Lifestyle Viral and Trending 26 Jun 2019 200-crore wedding le ...

200-crore wedding leaves a huge mess

DECCAN CHRONICLE. | NIVI SHRIVASTAVA
Published Jun 26, 2019, 7:29 am IST
Updated Jun 26, 2019, 7:29 am IST
Sharing his despair at Auli’s hopeless situation is environmental expert, Debasish Roy.
Sharing his despair at Auli’s hopeless situation is environmental expert, Debasish Roy.
 Sharing his despair at Auli’s hopeless situation is environmental expert, Debasish Roy.

Auli, a small ski-town of Uttarakhand, has been in news last week for all the wrong reasons. South Africa-based business tycoons Gupta brothers had  prepared the land for their two sons’ wedding. With costs hitting a whopping Rs 200 crore, the preparations included Bahubali-inspired sets, construction of luxury tents, chopper transfers and Bollywood performances by stars like Katrina Kaif, Urvashi Rautela, Kailash Kher, Sana Khan, Kanika Kapoor and Badshah. Many Bollywood artists were, reportedly, to be ferried to the venue by road, flight and helicopters.

However, following up on public interest litigation (PIL) around the ecological concerns, the Uttarakhand High Court prevented operating of helicopter services for guests and construction of a helipad in the hills. The double wedding of NRI Gupta brothers’ was already under the scanner for being held at an altitude of 10,000 feet; and then a group of 13 officials closely monitored and recorded the event as per the strict orders of the Uttarakhand High Court.

 

Baahubali-like setsBaahubali-like sets

All that jazz

Speaking about the  wedding in the hills, Nitin Arora, MD of Katalyst Entertainment, whose company  executed this massive wedding at the hills, said, “The location, altitude, approach and logistics, all posed a numerous challenges for us. It was a task to persuade artists to make the journey from different parts of the country. It takes 20 hours by road from Delhi, or flight to Dehradun, Uttarakhand from elsewhere, followed by 14 hours to Auli by road to Joshimath, or 45 minutes to an hour by chopper,” informs Nitin.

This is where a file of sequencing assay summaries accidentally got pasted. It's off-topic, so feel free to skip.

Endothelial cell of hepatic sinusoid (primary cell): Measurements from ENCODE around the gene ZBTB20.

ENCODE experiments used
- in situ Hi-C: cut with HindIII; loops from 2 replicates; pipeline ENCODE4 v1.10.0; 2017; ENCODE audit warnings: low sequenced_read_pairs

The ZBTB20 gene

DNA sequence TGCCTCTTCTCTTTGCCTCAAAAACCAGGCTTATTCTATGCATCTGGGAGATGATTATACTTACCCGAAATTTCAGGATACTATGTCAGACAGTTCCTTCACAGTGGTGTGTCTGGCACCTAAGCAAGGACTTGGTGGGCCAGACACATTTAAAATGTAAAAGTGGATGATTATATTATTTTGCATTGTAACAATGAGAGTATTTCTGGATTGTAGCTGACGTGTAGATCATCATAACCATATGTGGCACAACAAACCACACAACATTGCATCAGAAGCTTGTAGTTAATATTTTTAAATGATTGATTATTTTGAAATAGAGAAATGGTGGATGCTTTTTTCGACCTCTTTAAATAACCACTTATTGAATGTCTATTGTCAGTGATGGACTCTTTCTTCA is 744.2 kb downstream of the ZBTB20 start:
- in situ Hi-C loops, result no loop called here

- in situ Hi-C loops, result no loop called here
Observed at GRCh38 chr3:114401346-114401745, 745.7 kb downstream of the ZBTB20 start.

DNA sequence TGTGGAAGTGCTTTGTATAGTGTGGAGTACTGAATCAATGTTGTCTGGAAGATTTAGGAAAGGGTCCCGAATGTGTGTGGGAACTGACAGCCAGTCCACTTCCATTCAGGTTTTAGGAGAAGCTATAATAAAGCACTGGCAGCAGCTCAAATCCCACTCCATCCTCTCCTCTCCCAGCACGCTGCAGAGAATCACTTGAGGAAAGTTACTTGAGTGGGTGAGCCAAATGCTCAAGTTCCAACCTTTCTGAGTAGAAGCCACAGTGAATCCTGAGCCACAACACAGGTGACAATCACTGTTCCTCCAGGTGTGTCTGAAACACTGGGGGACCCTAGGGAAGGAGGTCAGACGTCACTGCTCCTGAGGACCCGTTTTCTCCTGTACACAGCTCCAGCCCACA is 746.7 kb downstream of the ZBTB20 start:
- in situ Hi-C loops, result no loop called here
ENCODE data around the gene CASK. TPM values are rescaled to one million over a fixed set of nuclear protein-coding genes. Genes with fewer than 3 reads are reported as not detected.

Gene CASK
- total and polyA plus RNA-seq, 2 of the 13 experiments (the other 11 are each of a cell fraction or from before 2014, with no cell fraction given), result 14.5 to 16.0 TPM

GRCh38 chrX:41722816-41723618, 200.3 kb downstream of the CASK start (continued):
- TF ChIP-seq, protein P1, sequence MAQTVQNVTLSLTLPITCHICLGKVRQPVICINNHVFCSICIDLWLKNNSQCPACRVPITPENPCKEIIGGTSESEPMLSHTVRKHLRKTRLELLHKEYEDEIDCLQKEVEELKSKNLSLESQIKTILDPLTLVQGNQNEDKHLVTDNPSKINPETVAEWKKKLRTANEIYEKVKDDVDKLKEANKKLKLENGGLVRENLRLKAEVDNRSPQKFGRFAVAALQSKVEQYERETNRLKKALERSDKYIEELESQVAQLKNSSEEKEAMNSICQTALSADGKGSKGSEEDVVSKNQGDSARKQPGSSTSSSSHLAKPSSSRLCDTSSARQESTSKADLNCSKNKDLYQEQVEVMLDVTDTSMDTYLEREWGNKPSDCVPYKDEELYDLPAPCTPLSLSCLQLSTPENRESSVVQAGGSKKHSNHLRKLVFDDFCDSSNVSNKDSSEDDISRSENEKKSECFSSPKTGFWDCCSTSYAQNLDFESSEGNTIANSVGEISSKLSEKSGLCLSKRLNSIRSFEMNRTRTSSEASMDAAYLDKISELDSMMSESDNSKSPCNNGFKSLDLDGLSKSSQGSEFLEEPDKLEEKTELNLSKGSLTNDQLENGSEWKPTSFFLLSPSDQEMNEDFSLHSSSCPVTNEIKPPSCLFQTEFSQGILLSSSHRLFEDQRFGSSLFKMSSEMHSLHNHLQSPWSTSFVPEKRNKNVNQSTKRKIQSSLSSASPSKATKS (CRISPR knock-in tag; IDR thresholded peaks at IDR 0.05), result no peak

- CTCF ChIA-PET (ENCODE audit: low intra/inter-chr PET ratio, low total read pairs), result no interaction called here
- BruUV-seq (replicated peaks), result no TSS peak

The hysteria around the wedding also created outrage on social media and many environmental activists were upset about the huge sets and tents in remote hill locations where even trekkers are not allowed to stay overnight. According to Ashley David Cusher, an advocate with Bombay High Court, the HC had issued the direction in 2014, which applies to the Auli area in Joshimath sub-division of Chamoli District. “The government circumvented laws and regulations for reasons best known to them. It is unfortunate and even worse that the central government is quite about it. These kinds of functions would also set a very wrong precedent,” he laments.

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The advocate also adds that the measures suggested by the Uttarakhand State Pollution Control Board to minimize the damage to the fragile ecology of Auli does show a possibility of environmental degradation causing permanent damage that would cause ecological imbalance. “Failure on the part of Chamoli’s DM in taking any action against the brothers for violations of guidelines and compliance may necessitate proceedings against him for non-compliance of the court’s order,” adds Cusher.

Wildlife thrown in the wild

While it is clearly a legal loophole, environmental activists are upset with the Uttarakhand government for having permitted the large-scale wedding in an ecologically sensitive area because the region is known for protected flora and fauna in danger of being destroyed by drastic climatic changes. Incidentally, as per environmental experts, none of our laws protecting the forests are preventive; they are merely punitive.

In other words, punishment is meted out after the damage is done and after someone complains to the authorities—if the authorities choose not to bury the complaint.

Sharing his despair at Auli’s hopeless situation is environmental expert, Debasish Roy. “Either the officials are looking the other way or they’re corrupt because administrative laws are not reflecting the legislated laws. If one billionaire does it today, what’s stopping others? But the problem is that wildlife has no lawyers to speak up for them and the only thing protecting forests is culture and not laws. Sadly, exploitation of the forest areas is so lucrative and the punishment fines are so low that the green belts usually suffer. And our laws lack teeth,”  says Debasish.

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